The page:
Employment

Breaking down the wall

PUBLISHED : Saturday, 29 March, 2008, 12:00am
UPDATED : Saturday, 29 March, 2008, 12:00am

Economist calls for change so that career-minded women can return to the workforce minus financial penalties

Book Off-Ramps and On-Ramps

Author Sylvia Ann Hewlett

Publisher Harvard Business School Press

When the average business woman takes a career break to raise children, care for parents, or manage other domestic demands, it is not an insignificant choice to make.

However, once they are ready to step back on track they hit a wall, economist Sylvia Ann Hewlett says.

In her latest tome, Off-Ramps and On-Ramps, which is part of a study on the pressures imposed by the21st century workplace on career-minded women, and part a collection of the best practice case studies of corporate America, she describes how relatively easy it is for many to exit a career, but that the financial penalties for doing so are hard-hitting and means of re-entering the rat race horribly scarce.

For example, in 2001, the Center for Work-Life Policy, a non-profit organisation which Ms Hewlett founded, did a survey which showed that 93 per cent of female respondents who had taken such a sabbatical wanted to rejoin the workforce.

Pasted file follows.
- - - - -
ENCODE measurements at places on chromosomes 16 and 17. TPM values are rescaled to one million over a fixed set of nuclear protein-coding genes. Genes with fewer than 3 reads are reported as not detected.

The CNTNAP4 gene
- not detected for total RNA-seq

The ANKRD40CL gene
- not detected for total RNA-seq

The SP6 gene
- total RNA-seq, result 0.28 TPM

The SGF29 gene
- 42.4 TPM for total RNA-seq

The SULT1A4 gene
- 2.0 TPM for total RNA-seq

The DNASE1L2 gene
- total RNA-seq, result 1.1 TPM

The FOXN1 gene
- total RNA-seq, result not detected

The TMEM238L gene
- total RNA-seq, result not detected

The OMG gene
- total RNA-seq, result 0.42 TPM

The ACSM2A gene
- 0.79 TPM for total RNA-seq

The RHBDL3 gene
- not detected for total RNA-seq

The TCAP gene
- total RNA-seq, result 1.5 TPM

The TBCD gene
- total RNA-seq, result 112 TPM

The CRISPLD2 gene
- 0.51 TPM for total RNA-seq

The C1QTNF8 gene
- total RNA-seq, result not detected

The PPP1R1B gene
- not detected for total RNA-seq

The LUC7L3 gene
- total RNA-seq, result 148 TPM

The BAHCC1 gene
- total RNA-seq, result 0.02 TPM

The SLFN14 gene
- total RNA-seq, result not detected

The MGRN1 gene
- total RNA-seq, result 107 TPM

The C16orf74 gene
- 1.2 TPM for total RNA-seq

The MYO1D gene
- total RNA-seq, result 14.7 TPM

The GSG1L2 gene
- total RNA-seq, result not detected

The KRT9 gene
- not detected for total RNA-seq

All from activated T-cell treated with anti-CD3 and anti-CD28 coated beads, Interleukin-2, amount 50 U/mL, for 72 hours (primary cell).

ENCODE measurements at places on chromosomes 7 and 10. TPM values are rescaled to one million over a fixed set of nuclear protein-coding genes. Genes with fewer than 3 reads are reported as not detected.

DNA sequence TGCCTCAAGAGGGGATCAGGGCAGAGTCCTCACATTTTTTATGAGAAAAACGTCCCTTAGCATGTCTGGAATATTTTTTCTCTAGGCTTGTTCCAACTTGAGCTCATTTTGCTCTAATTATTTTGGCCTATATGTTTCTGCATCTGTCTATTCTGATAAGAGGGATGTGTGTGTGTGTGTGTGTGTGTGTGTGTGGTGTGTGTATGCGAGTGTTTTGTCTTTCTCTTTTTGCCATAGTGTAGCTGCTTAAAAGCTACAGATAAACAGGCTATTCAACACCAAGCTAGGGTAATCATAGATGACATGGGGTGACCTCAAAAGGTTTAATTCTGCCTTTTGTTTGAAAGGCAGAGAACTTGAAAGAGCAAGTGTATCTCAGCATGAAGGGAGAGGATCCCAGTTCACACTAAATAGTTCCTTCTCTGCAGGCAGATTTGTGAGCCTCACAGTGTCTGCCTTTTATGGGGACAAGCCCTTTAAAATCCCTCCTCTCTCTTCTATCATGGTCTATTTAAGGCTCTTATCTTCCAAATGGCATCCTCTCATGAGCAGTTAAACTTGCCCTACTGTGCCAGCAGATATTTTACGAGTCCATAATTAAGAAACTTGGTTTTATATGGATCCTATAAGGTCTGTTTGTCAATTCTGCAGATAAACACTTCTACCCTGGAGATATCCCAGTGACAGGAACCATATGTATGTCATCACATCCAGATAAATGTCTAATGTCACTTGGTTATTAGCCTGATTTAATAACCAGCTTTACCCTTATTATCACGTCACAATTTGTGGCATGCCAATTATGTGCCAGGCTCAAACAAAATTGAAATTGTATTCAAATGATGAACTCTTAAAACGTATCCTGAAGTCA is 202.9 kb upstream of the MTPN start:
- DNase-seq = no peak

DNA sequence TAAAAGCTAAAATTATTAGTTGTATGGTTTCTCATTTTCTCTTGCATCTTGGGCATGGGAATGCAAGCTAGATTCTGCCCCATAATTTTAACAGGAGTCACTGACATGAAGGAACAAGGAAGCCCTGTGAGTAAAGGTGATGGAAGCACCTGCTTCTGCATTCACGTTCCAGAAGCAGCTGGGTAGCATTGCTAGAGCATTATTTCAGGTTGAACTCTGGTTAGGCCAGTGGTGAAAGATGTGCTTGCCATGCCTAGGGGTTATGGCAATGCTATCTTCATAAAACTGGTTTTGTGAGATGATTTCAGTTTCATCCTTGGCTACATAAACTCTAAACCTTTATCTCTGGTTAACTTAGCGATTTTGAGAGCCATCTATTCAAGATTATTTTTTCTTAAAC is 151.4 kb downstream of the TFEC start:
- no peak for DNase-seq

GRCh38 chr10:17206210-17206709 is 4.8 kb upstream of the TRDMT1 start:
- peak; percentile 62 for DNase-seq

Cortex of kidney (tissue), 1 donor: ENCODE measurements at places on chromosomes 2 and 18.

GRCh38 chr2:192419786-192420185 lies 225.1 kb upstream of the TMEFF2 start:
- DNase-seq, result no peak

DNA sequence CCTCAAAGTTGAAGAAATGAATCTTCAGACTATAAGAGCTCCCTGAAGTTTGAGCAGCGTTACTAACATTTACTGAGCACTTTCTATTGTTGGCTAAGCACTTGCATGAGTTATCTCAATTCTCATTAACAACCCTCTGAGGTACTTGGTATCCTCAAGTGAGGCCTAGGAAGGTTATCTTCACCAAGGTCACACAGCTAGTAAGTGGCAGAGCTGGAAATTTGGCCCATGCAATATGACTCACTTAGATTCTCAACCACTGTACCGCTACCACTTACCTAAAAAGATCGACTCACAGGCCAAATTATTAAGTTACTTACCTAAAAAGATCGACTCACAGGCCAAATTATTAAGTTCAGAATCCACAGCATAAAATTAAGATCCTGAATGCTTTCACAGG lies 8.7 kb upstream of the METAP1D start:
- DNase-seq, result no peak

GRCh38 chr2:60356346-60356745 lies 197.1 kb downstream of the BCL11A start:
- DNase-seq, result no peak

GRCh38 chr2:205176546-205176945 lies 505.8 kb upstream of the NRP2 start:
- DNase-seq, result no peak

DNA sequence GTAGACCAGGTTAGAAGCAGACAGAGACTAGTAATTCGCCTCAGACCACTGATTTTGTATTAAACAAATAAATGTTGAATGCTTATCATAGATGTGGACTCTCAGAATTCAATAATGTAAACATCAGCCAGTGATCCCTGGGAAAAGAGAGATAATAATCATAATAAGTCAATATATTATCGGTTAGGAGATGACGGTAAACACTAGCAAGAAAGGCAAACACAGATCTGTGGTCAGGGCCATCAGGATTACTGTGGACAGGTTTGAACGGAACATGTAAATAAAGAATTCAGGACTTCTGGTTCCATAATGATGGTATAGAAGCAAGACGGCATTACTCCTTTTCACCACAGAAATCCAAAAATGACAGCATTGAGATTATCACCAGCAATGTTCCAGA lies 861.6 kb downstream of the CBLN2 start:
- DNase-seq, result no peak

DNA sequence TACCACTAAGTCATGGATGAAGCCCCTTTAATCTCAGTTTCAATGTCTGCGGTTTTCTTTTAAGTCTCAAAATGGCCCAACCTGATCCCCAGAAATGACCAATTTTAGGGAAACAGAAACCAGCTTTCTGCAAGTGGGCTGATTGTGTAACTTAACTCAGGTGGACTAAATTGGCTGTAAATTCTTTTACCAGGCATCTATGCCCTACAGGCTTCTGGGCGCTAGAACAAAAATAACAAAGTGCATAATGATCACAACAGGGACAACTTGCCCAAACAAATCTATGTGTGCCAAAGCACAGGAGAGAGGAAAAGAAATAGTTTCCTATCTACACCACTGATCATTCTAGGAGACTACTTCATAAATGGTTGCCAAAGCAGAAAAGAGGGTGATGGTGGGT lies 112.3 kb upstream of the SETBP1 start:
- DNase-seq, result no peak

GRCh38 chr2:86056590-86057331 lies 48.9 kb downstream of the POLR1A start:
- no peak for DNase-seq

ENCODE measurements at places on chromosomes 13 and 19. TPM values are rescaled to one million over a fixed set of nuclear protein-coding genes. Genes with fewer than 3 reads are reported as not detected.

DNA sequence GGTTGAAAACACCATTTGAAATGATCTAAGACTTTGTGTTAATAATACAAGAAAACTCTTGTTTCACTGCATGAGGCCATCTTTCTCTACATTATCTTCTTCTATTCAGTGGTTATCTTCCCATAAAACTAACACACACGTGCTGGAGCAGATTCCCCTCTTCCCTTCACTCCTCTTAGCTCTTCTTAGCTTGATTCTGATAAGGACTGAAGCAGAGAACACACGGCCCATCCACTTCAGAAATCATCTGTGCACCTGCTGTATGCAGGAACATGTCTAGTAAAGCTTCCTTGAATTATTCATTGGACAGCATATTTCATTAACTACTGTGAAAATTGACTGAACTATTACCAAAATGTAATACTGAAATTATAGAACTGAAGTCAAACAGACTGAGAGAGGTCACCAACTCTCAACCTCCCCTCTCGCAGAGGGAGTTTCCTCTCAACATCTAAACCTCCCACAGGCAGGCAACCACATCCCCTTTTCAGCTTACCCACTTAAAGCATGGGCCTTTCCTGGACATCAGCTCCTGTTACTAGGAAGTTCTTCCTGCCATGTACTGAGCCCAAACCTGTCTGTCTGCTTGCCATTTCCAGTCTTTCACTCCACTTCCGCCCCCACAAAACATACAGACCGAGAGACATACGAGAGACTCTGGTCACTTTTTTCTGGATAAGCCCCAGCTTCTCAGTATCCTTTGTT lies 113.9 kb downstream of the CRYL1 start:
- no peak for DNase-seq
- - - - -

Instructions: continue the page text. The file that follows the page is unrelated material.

Of these, only 40 per cent ever managed to find full-time jobs, while 24 per cent worked part time, and 9 per cent eventually ended up being self-employed. More than a quarter never worked again.

Those that do make it back take a hit to their pockets. The survey found that even those who took less than a year away from work earned 11 per cent less than their female peers who did not stay away from the office. Those that took three years or more were paid on average 37 per cent less.

Not only is this tough on women in terms of a rocky career path and financial losses, but it hurts employers because they lose some of the biggest, best and brightest fish in their talent pool.

Ms Hewlett poses the theory that women are in need of a working policy that enables them to operate according to their needs and wants.

She proposes that their working life needs to move beyond what she terms the white male competitive model and bear in mind their domestic responsibilities and professional aspirations.

This is the driving force behind the Hidden Brain Drain Task Force, a group of change agent teams from 34 leading companies dedicated to research and keeping talented women on track - which Ms Hewlett co-founded in 2004. Company members include Time Warner, Lehman Brothers, General Electric and Johnson & Johnson.